Jane Austen

Real and Imagined Worlds

Oliver MacDonagh

View Inside Price: $21.00


March 31, 1993
200 pages, 6 1/8 x 9 1/4
14 b/w illus.
ISBN: 9780300054491
Paper

Also Available in:
Cloth

In this book a distinguished historian explores the novels of Jane Austen, showing how they illuminate English history in the quarter century before 1792 and 1817 and how, in turn, an appreciation of this period in history enriches our reading of the novels. Oliver MacDonagh paints a picture of Jane Austen’s life and personality and of the social and political worlds she inhabited during and immediately after the Napoleonic Wars. Analyzing her letters as well as her novels, he shows how Austen’s experiences and her reactions to events were woven into her fiction.

 

Each chapter combines an examination of Jane Austen’s ideas and conduct in a particular field with a consideration of her treatment of the same subject in one or more of her works. MacDonagh compares the place of the Anglican Church in her life to the role of the Church of England in Mansfield Park, juxtaposes her own family relations to those of the Elliots, Musgroves, and Crofts in Persuasion, and shows how her economic vicissitudes are reflected in the use of money as the moving force in Sense and Sensibility. In the same way, other chapters tackle the themes of girlhood and education, marriage and the contemporary female economy, and local society. In every case Austen’s real and imagined worlds richly illuminate on another, providing new insights for all readers of her work.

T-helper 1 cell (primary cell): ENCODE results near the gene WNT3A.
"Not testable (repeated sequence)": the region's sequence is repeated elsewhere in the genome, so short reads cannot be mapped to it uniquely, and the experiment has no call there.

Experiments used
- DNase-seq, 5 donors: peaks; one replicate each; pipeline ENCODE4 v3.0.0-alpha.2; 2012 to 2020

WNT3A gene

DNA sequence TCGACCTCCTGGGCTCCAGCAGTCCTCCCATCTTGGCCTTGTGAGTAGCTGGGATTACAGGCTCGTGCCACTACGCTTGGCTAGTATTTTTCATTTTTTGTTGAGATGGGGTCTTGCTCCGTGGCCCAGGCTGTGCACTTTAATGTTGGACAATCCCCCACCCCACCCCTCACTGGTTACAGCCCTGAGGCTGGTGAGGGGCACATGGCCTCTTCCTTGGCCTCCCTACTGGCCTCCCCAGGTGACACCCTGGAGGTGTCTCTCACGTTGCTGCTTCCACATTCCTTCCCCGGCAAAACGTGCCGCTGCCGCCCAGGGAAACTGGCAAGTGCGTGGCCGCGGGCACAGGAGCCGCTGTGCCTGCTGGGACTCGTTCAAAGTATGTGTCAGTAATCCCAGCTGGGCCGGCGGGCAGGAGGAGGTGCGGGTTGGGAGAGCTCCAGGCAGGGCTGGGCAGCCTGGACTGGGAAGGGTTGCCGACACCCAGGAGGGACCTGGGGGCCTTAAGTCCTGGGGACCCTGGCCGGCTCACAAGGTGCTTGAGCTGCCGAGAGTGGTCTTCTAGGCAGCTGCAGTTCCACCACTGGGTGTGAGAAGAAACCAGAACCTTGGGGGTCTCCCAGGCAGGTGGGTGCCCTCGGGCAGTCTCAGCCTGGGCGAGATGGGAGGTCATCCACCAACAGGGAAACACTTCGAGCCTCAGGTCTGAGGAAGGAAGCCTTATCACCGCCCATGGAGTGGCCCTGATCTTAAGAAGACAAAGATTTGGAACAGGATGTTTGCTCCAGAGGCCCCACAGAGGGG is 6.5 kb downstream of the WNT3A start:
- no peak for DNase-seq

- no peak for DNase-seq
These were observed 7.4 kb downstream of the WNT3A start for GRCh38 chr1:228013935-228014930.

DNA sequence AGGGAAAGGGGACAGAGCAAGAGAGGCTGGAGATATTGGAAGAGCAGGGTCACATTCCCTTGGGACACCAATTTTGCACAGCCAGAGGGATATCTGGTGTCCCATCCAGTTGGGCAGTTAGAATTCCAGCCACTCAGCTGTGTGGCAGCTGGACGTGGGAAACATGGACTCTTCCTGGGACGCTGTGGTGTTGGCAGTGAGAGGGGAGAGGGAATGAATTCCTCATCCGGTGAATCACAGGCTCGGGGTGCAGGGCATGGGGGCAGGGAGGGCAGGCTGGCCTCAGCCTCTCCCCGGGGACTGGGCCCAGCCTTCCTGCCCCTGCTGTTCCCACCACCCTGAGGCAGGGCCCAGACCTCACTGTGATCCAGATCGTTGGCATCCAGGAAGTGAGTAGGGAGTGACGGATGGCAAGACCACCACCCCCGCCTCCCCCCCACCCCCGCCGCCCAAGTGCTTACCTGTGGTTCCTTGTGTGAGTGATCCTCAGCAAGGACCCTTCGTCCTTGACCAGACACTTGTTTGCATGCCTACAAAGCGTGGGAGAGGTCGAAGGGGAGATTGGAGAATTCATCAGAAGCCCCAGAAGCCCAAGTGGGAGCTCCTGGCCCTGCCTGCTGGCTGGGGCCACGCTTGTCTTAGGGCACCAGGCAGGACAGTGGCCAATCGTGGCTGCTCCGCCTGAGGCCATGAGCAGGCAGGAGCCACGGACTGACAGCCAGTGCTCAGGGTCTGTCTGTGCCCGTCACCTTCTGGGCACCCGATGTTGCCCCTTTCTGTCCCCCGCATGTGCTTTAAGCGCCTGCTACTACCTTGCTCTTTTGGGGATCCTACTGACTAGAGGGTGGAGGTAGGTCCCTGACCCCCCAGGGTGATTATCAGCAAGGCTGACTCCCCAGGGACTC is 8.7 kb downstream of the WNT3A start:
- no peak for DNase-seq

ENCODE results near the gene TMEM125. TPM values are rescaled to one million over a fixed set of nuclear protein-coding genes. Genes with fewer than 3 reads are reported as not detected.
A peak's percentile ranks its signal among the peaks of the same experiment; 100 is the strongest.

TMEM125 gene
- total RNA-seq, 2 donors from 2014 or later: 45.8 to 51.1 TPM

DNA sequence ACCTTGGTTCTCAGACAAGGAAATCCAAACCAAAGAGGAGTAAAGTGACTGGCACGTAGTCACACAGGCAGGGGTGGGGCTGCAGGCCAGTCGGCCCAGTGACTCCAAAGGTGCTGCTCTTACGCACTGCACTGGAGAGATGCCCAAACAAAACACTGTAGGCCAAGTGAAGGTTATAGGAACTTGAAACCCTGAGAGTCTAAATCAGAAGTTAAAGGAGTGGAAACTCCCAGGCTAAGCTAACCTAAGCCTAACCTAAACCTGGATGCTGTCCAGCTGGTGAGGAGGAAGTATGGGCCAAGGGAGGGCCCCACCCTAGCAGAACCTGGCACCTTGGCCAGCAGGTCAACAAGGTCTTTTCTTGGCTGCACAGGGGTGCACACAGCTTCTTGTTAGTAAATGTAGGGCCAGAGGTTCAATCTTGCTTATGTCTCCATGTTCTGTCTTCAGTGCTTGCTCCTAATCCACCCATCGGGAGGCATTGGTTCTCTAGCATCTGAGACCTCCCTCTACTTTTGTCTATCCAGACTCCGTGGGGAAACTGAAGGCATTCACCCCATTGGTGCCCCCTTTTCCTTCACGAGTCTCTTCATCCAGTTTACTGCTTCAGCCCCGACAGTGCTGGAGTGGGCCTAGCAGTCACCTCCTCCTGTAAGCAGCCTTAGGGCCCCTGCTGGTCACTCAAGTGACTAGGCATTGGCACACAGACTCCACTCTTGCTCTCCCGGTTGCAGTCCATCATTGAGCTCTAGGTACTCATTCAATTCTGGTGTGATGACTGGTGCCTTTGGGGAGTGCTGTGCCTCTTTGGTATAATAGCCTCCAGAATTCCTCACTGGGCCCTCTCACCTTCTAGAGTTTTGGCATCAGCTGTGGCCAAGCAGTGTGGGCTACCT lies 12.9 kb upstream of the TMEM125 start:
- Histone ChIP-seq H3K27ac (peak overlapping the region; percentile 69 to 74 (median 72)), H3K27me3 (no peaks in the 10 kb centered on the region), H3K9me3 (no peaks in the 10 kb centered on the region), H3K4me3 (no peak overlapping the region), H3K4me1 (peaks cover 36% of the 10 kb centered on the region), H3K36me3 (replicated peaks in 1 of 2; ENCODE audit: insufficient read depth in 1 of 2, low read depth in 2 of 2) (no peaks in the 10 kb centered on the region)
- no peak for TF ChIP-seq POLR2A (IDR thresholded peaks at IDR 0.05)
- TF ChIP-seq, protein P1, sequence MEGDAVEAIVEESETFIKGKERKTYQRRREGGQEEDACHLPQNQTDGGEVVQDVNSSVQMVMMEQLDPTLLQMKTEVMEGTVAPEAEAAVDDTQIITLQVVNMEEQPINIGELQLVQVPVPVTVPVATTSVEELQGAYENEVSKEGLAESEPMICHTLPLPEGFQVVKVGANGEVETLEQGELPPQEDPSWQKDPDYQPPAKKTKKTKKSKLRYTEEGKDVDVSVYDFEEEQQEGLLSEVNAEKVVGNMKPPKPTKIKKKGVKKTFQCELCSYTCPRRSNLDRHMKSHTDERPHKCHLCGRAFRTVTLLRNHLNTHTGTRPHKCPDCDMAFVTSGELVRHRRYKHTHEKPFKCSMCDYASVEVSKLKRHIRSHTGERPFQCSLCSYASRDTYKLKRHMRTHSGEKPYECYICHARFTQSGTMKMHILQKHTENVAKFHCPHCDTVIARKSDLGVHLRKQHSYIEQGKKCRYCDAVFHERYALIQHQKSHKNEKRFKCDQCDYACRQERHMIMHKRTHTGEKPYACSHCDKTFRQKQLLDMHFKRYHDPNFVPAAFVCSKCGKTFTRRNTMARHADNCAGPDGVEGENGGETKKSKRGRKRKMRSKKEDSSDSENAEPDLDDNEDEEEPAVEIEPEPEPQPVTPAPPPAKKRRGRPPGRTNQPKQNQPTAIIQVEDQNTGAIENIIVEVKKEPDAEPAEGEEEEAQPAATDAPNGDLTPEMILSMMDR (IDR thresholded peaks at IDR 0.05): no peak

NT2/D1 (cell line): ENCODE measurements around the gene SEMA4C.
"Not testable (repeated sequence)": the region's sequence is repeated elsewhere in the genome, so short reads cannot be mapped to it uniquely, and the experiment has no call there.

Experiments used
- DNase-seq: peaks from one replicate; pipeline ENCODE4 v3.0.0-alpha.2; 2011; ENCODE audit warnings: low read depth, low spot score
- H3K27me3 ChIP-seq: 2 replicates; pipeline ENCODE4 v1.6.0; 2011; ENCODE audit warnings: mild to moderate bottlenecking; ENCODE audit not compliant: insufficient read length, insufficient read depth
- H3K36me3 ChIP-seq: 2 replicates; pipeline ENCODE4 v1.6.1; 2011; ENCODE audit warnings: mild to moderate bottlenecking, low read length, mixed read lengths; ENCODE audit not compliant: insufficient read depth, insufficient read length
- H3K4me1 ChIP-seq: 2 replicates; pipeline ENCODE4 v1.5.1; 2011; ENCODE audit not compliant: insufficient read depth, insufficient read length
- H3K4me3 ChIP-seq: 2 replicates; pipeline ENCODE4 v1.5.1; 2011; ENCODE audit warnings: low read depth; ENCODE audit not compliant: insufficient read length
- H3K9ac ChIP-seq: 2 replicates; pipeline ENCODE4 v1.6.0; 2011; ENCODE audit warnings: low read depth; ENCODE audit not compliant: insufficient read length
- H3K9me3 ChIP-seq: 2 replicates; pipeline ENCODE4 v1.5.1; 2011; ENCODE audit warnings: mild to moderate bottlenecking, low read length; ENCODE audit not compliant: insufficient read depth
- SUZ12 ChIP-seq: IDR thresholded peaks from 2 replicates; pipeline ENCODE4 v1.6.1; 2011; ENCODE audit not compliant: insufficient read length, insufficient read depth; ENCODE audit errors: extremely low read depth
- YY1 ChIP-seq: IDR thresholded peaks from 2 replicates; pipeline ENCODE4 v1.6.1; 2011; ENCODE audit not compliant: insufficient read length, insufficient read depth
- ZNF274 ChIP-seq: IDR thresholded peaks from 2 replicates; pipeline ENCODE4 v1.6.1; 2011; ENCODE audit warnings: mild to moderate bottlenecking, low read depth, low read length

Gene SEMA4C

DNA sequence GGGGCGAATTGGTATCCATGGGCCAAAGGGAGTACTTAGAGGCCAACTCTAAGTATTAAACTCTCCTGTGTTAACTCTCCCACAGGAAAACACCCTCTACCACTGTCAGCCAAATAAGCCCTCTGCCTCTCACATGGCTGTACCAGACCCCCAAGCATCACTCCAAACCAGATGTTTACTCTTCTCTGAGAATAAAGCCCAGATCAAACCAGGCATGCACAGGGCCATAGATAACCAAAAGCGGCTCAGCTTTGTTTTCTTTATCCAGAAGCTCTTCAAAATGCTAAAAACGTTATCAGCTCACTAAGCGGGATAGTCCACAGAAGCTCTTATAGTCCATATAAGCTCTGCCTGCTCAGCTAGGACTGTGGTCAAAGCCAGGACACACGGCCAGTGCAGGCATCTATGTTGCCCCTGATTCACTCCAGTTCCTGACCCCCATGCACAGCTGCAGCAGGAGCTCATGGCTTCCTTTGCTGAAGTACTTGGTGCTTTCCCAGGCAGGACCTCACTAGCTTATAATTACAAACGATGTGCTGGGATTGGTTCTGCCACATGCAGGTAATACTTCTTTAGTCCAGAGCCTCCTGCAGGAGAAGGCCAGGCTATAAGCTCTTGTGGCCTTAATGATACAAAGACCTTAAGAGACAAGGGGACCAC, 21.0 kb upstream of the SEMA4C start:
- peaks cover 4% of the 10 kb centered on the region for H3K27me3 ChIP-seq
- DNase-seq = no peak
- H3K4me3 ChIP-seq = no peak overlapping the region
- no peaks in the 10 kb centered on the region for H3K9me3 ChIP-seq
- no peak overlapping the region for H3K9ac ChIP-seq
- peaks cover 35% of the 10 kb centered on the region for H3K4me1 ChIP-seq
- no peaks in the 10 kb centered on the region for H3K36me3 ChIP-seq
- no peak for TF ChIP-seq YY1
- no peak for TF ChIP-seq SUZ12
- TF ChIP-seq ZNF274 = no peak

"Austen is occasionally criticized for being unconscious of the social history and politics of her own times. MacDonagh ably demonstrates the contrary. . . . He discusses religion, economics, education, family life, and county society within the framework of Austen's life and writings as well as contemporary British history and politics. His bibliographical references are especially useful. . . . This book should interest both students of English social history and students of Austen."—Library Journal

"There is . . . reason . . . to admire the skill with which MacDonagh has sifted through [Austen's] writings to find materials on which he can base his discussions of broader topics. . . . Not only does he write elegantly but he shows himself a delicate literary analyst."—Norman Gash, Times Literary Supplement

"A welcome addition to the shoal of superb social history-cum-biographies which have recently focussed on women. . . . [MacDonagh's] vision of Jane Austen as a champion of Zeitgeist brings him closer to the link between the life and the creative moments, what Jane Austen wrote when and why, than many literary biographies. . . . Here is an area where the emphasis on women's work and lives, so much more conditioned by circumstances of class and period than men's, is fascinating and important."—Jackie Wullschlager, Financial Times

"A historian's approach to Jane Austen's world, designed to 'reveal how the novels illuminate English history in the quarter century between 1792 and 1817.'. . . A must for Janeites."—Nineteenth-Century Literature

"The whole book is marked by scholarly precision and also by a salutary caution with regard to the sources and their interpretations. . . . This book can help students of Jane Austen to understand the world that she sets before us."—James Fanning, Zeitschrift für Anglistik und Amerikanstik